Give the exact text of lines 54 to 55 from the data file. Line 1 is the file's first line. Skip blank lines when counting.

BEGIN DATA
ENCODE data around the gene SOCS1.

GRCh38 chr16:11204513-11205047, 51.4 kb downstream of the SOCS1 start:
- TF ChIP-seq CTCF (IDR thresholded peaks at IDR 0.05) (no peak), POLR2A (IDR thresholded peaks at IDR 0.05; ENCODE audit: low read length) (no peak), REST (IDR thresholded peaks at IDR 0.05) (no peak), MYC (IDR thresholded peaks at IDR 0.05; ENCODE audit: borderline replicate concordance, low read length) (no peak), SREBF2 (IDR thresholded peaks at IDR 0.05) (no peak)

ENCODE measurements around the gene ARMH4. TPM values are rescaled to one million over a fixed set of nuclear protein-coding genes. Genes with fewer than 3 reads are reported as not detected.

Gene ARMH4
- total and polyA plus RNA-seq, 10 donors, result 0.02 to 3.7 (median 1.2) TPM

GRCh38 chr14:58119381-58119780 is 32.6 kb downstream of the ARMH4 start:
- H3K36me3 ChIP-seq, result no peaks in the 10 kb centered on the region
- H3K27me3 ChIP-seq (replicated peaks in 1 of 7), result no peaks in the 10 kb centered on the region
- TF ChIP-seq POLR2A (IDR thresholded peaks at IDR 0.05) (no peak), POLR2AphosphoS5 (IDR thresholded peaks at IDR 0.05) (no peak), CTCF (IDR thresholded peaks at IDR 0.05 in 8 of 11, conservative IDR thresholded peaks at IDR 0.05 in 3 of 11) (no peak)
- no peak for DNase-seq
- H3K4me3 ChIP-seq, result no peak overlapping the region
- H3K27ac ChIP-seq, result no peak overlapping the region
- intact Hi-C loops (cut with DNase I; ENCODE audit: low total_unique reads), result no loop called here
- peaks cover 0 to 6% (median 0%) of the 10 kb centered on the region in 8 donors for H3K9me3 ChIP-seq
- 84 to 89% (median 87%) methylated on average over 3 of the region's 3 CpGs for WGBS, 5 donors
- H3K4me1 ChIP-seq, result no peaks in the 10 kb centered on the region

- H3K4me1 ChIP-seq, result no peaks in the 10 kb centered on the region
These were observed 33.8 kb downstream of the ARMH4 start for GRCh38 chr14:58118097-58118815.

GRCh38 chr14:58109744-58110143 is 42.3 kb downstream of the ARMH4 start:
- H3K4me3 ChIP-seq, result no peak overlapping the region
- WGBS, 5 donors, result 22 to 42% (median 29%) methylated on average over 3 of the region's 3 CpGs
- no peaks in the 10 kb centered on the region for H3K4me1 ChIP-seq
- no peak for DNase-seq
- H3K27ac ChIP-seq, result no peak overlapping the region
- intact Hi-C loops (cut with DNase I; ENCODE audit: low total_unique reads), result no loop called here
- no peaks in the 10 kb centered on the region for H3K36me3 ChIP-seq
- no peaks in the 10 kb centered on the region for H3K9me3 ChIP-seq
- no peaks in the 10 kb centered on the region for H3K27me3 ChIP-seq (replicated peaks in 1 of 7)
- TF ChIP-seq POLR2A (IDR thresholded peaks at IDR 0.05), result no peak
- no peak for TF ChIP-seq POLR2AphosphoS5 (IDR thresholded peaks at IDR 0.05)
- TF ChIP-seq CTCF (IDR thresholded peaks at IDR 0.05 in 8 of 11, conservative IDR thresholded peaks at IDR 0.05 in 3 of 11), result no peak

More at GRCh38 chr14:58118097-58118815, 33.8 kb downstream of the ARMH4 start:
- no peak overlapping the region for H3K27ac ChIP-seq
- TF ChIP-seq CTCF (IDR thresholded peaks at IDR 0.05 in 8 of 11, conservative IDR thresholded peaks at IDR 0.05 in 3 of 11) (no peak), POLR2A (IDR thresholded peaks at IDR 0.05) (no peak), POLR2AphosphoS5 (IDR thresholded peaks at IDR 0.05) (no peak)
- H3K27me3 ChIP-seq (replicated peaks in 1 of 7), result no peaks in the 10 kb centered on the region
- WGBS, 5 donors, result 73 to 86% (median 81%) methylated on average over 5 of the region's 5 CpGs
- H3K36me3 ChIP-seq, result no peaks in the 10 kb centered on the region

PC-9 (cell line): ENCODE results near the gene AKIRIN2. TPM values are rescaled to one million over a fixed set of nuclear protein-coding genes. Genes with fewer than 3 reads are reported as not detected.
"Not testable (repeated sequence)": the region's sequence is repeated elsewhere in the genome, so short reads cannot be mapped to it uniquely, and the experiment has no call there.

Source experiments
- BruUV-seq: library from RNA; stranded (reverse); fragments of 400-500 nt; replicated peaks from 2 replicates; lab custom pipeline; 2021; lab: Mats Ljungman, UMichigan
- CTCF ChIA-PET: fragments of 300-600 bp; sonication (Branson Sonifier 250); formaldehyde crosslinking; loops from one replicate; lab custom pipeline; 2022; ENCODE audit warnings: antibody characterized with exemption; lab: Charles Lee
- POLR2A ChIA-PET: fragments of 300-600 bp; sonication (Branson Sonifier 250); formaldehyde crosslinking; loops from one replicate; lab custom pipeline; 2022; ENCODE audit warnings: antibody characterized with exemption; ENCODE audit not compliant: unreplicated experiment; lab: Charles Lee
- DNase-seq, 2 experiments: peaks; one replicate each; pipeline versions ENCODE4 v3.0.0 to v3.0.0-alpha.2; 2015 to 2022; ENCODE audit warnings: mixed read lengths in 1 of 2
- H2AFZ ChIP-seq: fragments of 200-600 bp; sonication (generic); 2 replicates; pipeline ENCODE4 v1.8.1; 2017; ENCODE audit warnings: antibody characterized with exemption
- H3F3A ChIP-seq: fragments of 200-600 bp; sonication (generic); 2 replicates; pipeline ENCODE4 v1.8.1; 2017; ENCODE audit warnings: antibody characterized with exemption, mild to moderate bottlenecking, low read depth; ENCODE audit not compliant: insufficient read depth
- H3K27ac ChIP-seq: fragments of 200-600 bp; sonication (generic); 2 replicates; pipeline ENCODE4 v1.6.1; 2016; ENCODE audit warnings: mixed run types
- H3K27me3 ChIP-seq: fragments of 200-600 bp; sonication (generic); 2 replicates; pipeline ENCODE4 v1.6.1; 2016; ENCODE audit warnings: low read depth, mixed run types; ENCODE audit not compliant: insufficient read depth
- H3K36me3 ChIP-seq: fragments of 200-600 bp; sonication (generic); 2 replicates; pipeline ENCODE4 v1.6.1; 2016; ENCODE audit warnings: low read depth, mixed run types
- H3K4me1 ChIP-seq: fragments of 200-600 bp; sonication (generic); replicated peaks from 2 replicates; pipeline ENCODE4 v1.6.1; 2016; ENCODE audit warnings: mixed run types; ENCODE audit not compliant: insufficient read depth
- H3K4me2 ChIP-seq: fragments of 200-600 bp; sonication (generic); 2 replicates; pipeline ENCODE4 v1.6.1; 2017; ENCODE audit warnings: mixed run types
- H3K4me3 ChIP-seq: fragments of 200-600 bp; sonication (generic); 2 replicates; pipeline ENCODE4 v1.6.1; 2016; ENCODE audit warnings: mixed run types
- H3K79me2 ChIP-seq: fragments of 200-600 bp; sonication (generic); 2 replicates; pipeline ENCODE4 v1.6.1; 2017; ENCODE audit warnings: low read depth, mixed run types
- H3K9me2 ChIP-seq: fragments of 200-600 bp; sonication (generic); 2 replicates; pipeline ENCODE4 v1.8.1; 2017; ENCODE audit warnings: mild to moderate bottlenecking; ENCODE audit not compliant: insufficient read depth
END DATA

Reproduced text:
- H3K79me2 ChIP-seq: fragments of 200-600 bp; sonication (generic); 2 replicates; pipeline ENCODE4 v1.6.1; 2017; ENCODE audit warnings: low read depth, mixed run types
- H3K9me2 ChIP-seq: fragments of 200-600 bp; sonication (generic); 2 replicates; pipeline ENCODE4 v1.8.1; 2017; ENCODE audit warnings: mild to moderate bottlenecking; ENCODE audit not compliant: insufficient read depth